The smell hits first — a mix of junked papers and leftovers from lunch, with a hint of dreaming rock stars huddled in unventilated quarters for a few hours too long. On one side of a cavernous room, couches and old record covers line the walls; on the other, a long hallway leads to a maze of nooks filled with CDs and stray cables. Somewhere deep inside, two students giggle.
Welcome to the home of beloved Kenyon radio station WKCO and its equally prized, albeit less well-known, student-run recording studio. Cluttered with cables and spare drum-kit parts and decked out with sagging strands of holiday lights, the narrow studio retains the offbeat bravado of the broadcast and sound tech booths, which connect to the studio through two glass windows.
The masterminds — and co-managers — of the recording studio are Seth Reichert ’17, a music major from Bozeman, Montana, and Teddy Farkas ’16, a film major from New York City. Together, the duo has captured the sound of dozens of Kenyon musicians, storytellers and a cappella groups, boosting the campus music scene along the way. This spring alone, Reichert and Farkas worked with singer-songwriter Amanda Goodman ’18, indie rock band Park Strangers, a cappella group Take Five, a group of peer counselors and singer-songwriter Rioghnach Robinson ’16, among others. They even record in spaces around campus, packing up their microphones and soundboards for gigs in Storer Hall, the Horn Gallery and Ascension Hall.
The wide array of recording opportunities across campus tests the ability of Reichert and Farkas to consistently register the best sound possible. Artists’ personal styles and the acoustics of rooms around campus can differ drastically.
“A solo album presents a challenge in that you have to present it very cleanly and crisply but in a way that’s also interesting when you only have a guitar and a vocalist,” Reichert said. “It’s also a challenge when you’re recording a live eight-piece band in the studio and it’s loud and there’s drums and you have all these other things to think about.”
While mastering the art of recording, Reichert and Farkas have contended with failing equipment. A push by students in 2009 yielded some newer tools suitable for recording a cappella groups around campus. But interest in learning how to use the devices lagged, and by the time Farkas and Reichert arrived on the scene, much of the newly purchased gear had fallen into disrepair.
The two labored to bring the studio up to snuff, lobbying the student government for funds to upgrade older hardware. They added more than a dozen microphones, sound absorbers, a soundboard and even a drum kit. (Members of Walk the Moon are rumored to have swiped a floor tom from WKCO’s kit during their heyday in Gambier — the drum has since been replaced.) Bands appreciate the availability of WKCO’s equipment, as it occasionally is superior to their own.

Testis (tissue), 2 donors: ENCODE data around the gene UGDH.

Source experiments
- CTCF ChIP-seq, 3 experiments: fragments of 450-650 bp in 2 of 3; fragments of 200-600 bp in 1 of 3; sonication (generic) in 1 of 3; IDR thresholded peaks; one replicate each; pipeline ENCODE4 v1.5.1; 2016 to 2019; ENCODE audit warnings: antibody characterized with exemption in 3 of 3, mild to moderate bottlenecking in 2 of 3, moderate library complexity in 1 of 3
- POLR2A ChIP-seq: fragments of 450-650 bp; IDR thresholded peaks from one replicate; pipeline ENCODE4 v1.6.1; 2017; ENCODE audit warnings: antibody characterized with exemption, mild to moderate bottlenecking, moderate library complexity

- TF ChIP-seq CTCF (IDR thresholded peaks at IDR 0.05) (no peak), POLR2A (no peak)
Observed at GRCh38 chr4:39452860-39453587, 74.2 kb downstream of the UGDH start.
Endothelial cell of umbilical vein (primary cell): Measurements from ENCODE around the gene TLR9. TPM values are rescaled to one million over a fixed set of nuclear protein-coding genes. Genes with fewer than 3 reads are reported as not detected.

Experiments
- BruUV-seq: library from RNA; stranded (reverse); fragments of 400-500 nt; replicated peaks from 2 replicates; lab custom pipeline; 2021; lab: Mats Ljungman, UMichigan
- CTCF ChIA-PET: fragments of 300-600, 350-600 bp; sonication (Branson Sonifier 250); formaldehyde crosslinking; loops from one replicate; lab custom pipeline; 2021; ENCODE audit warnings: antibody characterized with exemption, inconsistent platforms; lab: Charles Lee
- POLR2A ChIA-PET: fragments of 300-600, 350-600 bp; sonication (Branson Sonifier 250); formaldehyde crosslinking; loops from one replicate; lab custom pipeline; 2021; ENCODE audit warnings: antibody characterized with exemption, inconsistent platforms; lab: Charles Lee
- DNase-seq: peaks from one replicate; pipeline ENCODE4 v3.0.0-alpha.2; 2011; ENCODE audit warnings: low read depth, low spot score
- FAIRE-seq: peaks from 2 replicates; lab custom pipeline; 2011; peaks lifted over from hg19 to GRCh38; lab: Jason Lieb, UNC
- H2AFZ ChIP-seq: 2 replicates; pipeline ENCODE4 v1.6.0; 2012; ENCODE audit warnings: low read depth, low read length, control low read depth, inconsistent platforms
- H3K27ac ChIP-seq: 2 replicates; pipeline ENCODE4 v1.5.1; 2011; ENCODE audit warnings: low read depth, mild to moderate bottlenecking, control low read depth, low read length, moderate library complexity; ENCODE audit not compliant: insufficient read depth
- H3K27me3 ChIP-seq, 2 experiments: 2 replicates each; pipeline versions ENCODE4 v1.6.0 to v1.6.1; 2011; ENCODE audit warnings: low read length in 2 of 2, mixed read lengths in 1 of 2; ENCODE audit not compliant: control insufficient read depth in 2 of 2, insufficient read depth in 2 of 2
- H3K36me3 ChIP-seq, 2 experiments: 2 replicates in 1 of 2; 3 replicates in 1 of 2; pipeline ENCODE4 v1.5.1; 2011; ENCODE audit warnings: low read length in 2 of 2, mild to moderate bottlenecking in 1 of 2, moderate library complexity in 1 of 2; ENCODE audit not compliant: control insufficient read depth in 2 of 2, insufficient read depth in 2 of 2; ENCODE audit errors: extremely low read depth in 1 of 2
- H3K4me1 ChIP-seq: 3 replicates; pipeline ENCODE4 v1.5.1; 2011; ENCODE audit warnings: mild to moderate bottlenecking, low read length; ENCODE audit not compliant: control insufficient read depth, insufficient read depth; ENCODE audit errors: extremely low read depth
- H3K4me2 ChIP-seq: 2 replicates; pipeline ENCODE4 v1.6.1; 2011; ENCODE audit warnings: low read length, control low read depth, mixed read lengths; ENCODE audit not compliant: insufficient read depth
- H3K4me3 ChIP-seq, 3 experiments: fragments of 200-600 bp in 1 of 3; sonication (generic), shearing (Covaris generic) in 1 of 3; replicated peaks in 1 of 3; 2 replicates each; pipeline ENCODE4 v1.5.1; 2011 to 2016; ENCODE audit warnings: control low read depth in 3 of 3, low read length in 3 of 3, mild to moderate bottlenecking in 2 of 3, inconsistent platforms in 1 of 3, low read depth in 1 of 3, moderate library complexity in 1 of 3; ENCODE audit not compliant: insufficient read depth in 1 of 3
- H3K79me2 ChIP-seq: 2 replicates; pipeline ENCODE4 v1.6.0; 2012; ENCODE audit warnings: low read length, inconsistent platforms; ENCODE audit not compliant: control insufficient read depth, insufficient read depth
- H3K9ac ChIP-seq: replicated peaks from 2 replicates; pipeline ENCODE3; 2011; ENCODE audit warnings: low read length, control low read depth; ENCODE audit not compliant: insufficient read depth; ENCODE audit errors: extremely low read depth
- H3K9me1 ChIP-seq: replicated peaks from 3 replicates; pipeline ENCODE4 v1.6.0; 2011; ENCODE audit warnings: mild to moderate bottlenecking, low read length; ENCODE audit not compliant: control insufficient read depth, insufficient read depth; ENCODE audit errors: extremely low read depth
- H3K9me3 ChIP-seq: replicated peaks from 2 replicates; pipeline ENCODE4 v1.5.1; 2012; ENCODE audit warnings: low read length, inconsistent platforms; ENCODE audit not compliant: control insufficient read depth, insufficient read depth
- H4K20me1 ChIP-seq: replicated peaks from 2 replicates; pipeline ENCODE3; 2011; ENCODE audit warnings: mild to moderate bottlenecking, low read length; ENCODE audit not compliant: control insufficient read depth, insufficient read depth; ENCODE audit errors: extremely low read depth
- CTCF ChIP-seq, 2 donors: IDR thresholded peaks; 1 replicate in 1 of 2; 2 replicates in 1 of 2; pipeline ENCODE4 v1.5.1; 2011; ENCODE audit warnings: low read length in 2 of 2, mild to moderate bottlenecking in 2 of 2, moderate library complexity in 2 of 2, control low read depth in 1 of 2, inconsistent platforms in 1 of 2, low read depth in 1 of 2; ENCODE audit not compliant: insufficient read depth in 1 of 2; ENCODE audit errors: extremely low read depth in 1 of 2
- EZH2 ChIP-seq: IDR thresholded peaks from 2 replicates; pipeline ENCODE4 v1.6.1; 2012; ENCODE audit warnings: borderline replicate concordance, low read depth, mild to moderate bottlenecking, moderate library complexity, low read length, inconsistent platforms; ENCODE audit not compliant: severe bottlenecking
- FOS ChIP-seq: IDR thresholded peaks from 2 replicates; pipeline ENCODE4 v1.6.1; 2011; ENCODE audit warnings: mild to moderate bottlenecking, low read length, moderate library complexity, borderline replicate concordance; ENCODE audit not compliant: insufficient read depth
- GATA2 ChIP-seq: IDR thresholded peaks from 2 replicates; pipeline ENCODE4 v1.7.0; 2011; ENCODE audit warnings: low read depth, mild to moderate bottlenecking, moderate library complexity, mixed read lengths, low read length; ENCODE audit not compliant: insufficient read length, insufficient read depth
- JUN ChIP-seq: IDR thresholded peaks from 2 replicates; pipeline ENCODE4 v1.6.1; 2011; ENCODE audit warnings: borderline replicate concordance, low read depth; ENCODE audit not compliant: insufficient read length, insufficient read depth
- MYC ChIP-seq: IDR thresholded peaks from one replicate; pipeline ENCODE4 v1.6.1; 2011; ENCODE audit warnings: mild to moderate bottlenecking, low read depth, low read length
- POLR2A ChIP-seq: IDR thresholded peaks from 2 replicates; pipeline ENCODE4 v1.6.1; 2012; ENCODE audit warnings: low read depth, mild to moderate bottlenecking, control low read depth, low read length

“The drum kit that we play on I bought from the ADs [Alpha Delta Phis] for a case of beer,” Noah Weinman ’16, a member of the band Park Strangers, said. “It’s not great — $15 for a drum kit. But the WKCO kit is pretty nice.”
The next major endeavor for Farkas and Reichert is to raise awareness, bring in new students and share their knowledge of sound production, ensuring the studio’s longevity. “We have a lot of staff now, but our main problem in the past was not getting enough people to come in here to record and not getting enough people in here to learn how to record,” Farkas said.
Farkas himself had not touched a soundboard before arriving at Kenyon. After coming across WKCO’s table at the student activities fair his first year, he began attending staff meetings and quickly became engrossed in the mechanics of the station and studio. Reichert, who dabbled in sound work in high school, built his chops through a WKCO internship his first year at Kenyon.
Booking a recording project through WKCO’s studio is simple — and free. Students email Farkas and Reichert stating their interest, and the co-managers work out a schedule and walk them through the steps to creating a masterpiece. Recording an entire album can require a significant time commitment — it took Farkas nearly 30 hours to capture tracks for a recent Park Strangers album before he and the band started mixing and editing the tracks together.
“Teddy has been with us every single step,” Weinman said. “We don’t really view [the album] as so much a product. At this point it’s a learning experience.”
“This is more just for the students than for us,” Farkas said. “All the work I do here, it’s totally free.”
Despite their success, both Farkas and Reichert know that their time at Kenyon, and at the studio, is waning. Even the location of the studio itself is in flux. As part of Kenyon’s Master Plan, Farr Hall, home of WKCO since the 1960s, is expected to be demolished, and a search for a permanent home for the studio is ongoing.
“One of the difficulties of running a campus organization, especially at a small school like Kenyon, is that there’s such a high turnover,” Reichert said. “Every four years, someone new is in charge. The trick at this point is, how are we going to find people who can take that on when we’re gone?”